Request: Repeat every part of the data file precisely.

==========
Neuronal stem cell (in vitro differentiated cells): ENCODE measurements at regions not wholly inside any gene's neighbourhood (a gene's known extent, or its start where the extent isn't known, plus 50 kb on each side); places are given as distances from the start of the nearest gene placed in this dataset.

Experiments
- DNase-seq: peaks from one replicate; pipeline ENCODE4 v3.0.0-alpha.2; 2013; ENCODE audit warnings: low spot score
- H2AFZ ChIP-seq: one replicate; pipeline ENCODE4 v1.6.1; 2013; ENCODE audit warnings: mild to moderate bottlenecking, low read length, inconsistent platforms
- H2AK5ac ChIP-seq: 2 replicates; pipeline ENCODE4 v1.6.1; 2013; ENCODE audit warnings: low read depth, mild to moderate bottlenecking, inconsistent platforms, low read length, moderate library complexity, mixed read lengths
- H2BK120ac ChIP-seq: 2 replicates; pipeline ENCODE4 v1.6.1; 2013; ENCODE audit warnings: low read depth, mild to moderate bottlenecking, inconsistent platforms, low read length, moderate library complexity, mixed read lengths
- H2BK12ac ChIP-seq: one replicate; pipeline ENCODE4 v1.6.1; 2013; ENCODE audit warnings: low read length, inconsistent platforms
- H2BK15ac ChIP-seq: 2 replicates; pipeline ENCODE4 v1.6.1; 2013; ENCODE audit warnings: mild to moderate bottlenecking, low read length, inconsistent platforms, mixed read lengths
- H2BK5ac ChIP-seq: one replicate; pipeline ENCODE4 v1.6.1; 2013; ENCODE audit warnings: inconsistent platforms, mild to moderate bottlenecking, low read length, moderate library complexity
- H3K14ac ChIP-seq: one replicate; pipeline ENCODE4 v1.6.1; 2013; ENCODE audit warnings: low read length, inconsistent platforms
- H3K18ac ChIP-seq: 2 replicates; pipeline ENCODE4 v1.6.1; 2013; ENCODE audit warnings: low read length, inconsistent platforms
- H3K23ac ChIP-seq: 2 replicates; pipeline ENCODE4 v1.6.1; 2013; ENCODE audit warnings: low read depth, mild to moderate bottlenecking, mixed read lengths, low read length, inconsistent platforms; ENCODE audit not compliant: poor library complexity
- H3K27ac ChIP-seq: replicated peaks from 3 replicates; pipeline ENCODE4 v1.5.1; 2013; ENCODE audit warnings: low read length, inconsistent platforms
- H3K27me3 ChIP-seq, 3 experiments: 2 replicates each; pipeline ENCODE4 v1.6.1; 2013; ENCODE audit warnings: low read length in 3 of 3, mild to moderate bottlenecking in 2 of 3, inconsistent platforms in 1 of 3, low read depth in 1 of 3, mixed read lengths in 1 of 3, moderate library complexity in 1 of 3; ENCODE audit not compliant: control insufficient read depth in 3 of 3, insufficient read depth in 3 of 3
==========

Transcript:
Neuronal stem cell (in vitro differentiated cells): ENCODE measurements at regions not wholly inside any gene's neighbourhood (a gene's known extent, or its start where the extent isn't known, plus 50 kb on each side); places are given as distances from the start of the nearest gene placed in this dataset.

Experiments
- DNase-seq: peaks from one replicate; pipeline ENCODE4 v3.0.0-alpha.2; 2013; ENCODE audit warnings: low spot score
- H2AFZ ChIP-seq: one replicate; pipeline ENCODE4 v1.6.1; 2013; ENCODE audit warnings: mild to moderate bottlenecking, low read length, inconsistent platforms
- H2AK5ac ChIP-seq: 2 replicates; pipeline ENCODE4 v1.6.1; 2013; ENCODE audit warnings: low read depth, mild to moderate bottlenecking, inconsistent platforms, low read length, moderate library complexity, mixed read lengths
- H2BK120ac ChIP-seq: 2 replicates; pipeline ENCODE4 v1.6.1; 2013; ENCODE audit warnings: low read depth, mild to moderate bottlenecking, inconsistent platforms, low read length, moderate library complexity, mixed read lengths
- H2BK12ac ChIP-seq: one replicate; pipeline ENCODE4 v1.6.1; 2013; ENCODE audit warnings: low read length, inconsistent platforms
- H2BK15ac ChIP-seq: 2 replicates; pipeline ENCODE4 v1.6.1; 2013; ENCODE audit warnings: mild to moderate bottlenecking, low read length, inconsistent platforms, mixed read lengths
- H2BK5ac ChIP-seq: one replicate; pipeline ENCODE4 v1.6.1; 2013; ENCODE audit warnings: inconsistent platforms, mild to moderate bottlenecking, low read length, moderate library complexity
- H3K14ac ChIP-seq: one replicate; pipeline ENCODE4 v1.6.1; 2013; ENCODE audit warnings: low read length, inconsistent platforms
- H3K18ac ChIP-seq: 2 replicates; pipeline ENCODE4 v1.6.1; 2013; ENCODE audit warnings: low read length, inconsistent platforms
- H3K23ac ChIP-seq: 2 replicates; pipeline ENCODE4 v1.6.1; 2013; ENCODE audit warnings: low read depth, mild to moderate bottlenecking, mixed read lengths, low read length, inconsistent platforms; ENCODE audit not compliant: poor library complexity
- H3K27ac ChIP-seq: replicated peaks from 3 replicates; pipeline ENCODE4 v1.5.1; 2013; ENCODE audit warnings: low read length, inconsistent platforms
- H3K27me3 ChIP-seq, 3 experiments: 2 replicates each; pipeline ENCODE4 v1.6.1; 2013; ENCODE audit warnings: low read length in 3 of 3, mild to moderate bottlenecking in 2 of 3, inconsistent platforms in 1 of 3, low read depth in 1 of 3, mixed read lengths in 1 of 3, moderate library complexity in 1 of 3; ENCODE audit not compliant: control insufficient read depth in 3 of 3, insufficient read depth in 3 of 3